19 Go ye therefore, and teach all nations, baptizing them in the name of the Father, and of the Son, and of the Holy Ghost:
20 Teaching them to observe all things whatsoever I have commanded you: and, lo, I am with you alway, even unto the end of the world. Amen.
15 And he said unto them, Go ye into all the world, and preach the gospel to every creature.
16 He that believeth and is baptized shall be saved; but he that believeth not [and consequently not baptized] shall be damned.
5 Jesus answered, Verily, verily, I say unto thee, Except a man be born of water and of the Spirit, he cannot enter into the kingdom of God.
38 Then Peter said unto them, Repent, and be baptized every one of you in the name of Jesus Christ for the remission of sins, and ye shall receive the gift of the Holy Ghost.
• • •
41 Then they that gladly received his word were baptized: and the same day there were added unto them about three thousand souls.
16 And now why tarriest thou? arise, and be baptized, and wash away thy sins, calling on the name of the Lord.
4 Therefore we are buried with him by baptism into death: that like as Christ was raised up from the dead by the glory of the Father, even so we also should walk in newness of life.
5 One Lord, one faith, one baptism,
12 Buried with him in baptism, wherein also ye are risen with him through the faith of the operation of God, who hath raised him from the dead.
1 Peter 3:
21 The like figure whereunto even baptism doth also now save us (not the putting away of the filth of the flesh, but the answer of a good conscience toward God,) by the resurrection of Jesus Christ:
Baptism is a necessary requirement for salvation, no doubts about it. That is what the scriptures teach. I don’t know of anyone in the New Testament who was converted and was not baptized—with the exception of little children. Everyone needs to be baptized to be saved. Only little children are exempt, because they are already saved. That puts a big dent into the “faith alone” doctrine of Reformed and Evangelical theology. If baptism is necessary for salvation, then it is not “faith alone”.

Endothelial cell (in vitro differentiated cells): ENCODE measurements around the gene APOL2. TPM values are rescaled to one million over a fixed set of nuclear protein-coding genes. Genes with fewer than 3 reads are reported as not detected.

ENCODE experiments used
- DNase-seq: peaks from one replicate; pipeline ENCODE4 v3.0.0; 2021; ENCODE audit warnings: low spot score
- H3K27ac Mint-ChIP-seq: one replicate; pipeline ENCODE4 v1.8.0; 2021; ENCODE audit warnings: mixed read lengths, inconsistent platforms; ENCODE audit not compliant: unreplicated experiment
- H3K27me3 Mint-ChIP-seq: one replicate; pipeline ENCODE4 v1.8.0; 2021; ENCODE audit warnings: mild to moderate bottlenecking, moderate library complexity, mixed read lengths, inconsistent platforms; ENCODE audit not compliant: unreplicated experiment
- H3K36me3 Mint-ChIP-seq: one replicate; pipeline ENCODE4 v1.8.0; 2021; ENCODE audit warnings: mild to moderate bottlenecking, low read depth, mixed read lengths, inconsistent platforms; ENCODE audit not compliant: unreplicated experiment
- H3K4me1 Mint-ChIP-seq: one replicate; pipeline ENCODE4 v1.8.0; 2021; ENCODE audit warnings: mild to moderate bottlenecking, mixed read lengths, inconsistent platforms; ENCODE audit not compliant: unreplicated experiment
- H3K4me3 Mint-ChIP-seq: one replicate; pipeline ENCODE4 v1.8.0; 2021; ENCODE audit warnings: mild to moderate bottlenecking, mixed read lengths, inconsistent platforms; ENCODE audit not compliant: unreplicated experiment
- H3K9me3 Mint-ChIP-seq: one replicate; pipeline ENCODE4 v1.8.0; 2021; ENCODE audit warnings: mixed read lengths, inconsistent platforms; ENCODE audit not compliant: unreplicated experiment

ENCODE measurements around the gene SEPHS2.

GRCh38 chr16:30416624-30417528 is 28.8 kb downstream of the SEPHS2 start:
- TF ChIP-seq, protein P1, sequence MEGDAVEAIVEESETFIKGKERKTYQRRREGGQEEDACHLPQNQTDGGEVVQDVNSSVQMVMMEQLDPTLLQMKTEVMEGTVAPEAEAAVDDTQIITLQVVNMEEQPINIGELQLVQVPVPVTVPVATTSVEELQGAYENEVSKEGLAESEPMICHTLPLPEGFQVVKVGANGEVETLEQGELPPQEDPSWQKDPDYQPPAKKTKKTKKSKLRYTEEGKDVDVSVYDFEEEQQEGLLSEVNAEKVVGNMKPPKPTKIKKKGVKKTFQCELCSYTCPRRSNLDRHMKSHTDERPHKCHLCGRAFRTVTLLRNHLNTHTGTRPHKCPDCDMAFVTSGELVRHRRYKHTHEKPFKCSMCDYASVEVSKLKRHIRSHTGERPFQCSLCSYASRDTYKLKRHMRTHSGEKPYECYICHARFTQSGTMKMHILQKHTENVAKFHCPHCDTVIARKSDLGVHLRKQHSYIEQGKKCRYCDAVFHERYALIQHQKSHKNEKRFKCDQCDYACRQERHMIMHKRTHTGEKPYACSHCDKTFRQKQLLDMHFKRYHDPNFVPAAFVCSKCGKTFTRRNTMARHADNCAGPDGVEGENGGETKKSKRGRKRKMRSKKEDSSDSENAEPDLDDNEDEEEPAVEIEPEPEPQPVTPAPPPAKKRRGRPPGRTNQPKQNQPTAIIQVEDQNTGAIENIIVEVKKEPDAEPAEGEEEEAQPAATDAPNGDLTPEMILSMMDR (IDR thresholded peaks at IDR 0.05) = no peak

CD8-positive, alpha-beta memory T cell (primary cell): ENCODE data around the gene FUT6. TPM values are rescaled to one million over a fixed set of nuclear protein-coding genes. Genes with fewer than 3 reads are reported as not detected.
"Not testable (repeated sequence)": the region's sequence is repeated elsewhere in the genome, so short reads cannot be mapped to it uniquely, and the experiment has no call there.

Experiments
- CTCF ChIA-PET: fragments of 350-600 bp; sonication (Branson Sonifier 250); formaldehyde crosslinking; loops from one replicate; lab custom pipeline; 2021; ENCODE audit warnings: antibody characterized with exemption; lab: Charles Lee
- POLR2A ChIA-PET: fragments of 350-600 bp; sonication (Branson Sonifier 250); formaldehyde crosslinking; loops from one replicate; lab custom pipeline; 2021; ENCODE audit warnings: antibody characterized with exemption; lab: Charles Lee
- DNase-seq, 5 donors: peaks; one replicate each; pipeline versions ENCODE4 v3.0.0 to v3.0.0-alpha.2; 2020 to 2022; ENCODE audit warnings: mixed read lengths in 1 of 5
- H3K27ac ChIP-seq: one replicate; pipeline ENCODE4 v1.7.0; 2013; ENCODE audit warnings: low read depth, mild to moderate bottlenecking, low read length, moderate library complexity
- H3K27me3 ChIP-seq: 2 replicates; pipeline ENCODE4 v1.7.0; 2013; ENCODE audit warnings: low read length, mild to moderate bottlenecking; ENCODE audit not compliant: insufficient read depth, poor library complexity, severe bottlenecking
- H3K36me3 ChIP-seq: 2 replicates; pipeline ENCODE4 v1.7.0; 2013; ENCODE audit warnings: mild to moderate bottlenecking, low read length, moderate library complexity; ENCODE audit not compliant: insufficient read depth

I am sure they will now say, “We are not saved by baptism!” Sure we are not. Nobody says we are. But we are not saved without baptism either! That is what the Bible teaches. To say that baptism is required for salvation is not the same as saying that we are “saved by baptism,” or that we are “saved by our own works”. We are saved by God when we do what he says; and one of the things he says is that we need be baptized.
Obedience to God’s commandments, or doing what God says, is not the same thing as “works”. Many of God’s commandments in fact involves not doing something, rather than doing anything in particular. “Thou shalt not kill” does not involve “doing” anything, or any kind of “work”. There is a lot more “work” involved in going out and killing somebody, than sitting at home doing nothing. It is about obeying God, not doing some kind of “work” for salvation. “Faith alone” is shot through. It is dead in the water. It is not the gospel that Jesus taught.
Wednesday, January 25, 2017
“Christianity did not destroy paganism; it adopted it. The Greek mind dying, came to a transmigrated life.”
So said the famed historian Will Durant; and a lot of Mormons seem to agree! The writings of Will Durant have held considerable fascination for some LDS writers and speakers in the past, and some older generation LDS especially have tended to reference him with admiration and approval. The Latest example from a prominent LDS is the following quote from Elder Quentin L Cook, in his October 2016 General Conference address titled, “Valiant in the Testimony of Jesus”:
“We know the Apostasy occurred in part because the philosophies of men were elevated over Christ’s basic, essential doctrine. Instead of the simplicity of the Savior’s message being taught, many plain and precious truths were changed or lost. In fact, Christianity adopted some Greek philosophical traditions to reconcile people’s beliefs with their existing culture. The historian Will Durant wrote: “Christianity did not destroy paganism; it adopted it. The Greek mind, dying, came to a transmigrated life.”* Historically, and in our own day, some people reject the gospel of Jesus Christ because, in their view, it doesn’t have adequate intellectual sophistication.” (*Will Durant, The Story of Civilization, vol. 3, Caesar and Christ (1944), 595.)
That quote from Will Durant is given out of context. The context of it is as follows: